No, it's totally different. Game driver enhancements are about improving peoples experience when playing games, they're not about convincing users that the games are somehow more enjoyable then they actually are. Often they're about preventing crashes, and or enabling some rendering enhancements.
 

lipe123

Posts: 899   +459
Sounds like the company is run by a bunch of children, "Come on guy!? Everybody else is doing it! PEER PRESSURE!!!"
No it doesn't. It's how business works.

Take restaurants for example, the pictures of the food on their menus are absolutely not edible. They spray it with varnish and oils and WD40 for all we know to give it that shiney "fresh" look.
So if you were a restaurant would you take pictures of your food as-is without all the extra trickery? Of course not.
 

Lionvibez

Posts: 1,838   +1,069
When it comes to food the quality of your food will speaks for itself.

Some of the best restaurants I went to I never looked at the pictures of the food before I went in.

Word of mouth was good enough.
 

Dustyn

Posts: 112   +45
So if you were a restaurant would you take pictures of your food as-is without all the extra trickery? Of course not.
I can tell you that there are absolutely good quality restaurants that do NOT do this.
What restaurants are you going to??
 
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captaincranky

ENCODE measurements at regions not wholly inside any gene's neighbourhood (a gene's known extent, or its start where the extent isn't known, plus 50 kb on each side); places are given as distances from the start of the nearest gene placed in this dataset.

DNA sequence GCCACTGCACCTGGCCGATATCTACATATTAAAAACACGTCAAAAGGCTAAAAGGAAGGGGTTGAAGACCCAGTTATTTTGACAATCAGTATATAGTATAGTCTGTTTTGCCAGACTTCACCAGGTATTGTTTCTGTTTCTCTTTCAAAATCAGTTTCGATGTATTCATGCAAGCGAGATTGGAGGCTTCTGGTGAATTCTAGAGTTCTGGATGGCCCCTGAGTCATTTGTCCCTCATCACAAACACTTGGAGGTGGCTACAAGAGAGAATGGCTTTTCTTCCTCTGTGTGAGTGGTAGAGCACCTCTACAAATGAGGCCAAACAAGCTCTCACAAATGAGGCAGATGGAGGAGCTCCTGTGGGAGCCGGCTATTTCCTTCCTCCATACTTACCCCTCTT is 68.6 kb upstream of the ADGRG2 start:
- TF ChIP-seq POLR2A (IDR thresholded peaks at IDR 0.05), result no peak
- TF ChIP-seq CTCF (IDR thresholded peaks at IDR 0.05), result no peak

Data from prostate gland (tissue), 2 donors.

Posts: 16,066   +4,866
...[ ]...Take restaurants for example, the pictures of the food on their menus are absolutely not edible. They spray it with varnish and oils and WD40 for all we know to give it that shiney "fresh" look ...[ ]....
While obviously chefs want the best representation of their craft in photos of their product, the "doping" of the food with cooking oils is very often a necessity.

For example, suppose the food has to be transported to a studio? It sits around, and loses its "just cooked look".

As a familiar example, the pizza you asked to be delivered, never looks as good as the moment it came out of the oven. Now picture leaving that same pizza sitting on you table for a couple of hours, it wouldn't have that "just cooked look", now would it?

So what you typify as "cheating", is in reality, merely restoring the food's look to that time it came out of the kitchen.

There's a lot of work and manipulation that goes into advertising photos, and granted that they are idealized. But, if you know what you're doing with a camera, lights, settings, backgrounds, and Photoshop, you could make your own leftovers look like they came out of a culinary magazine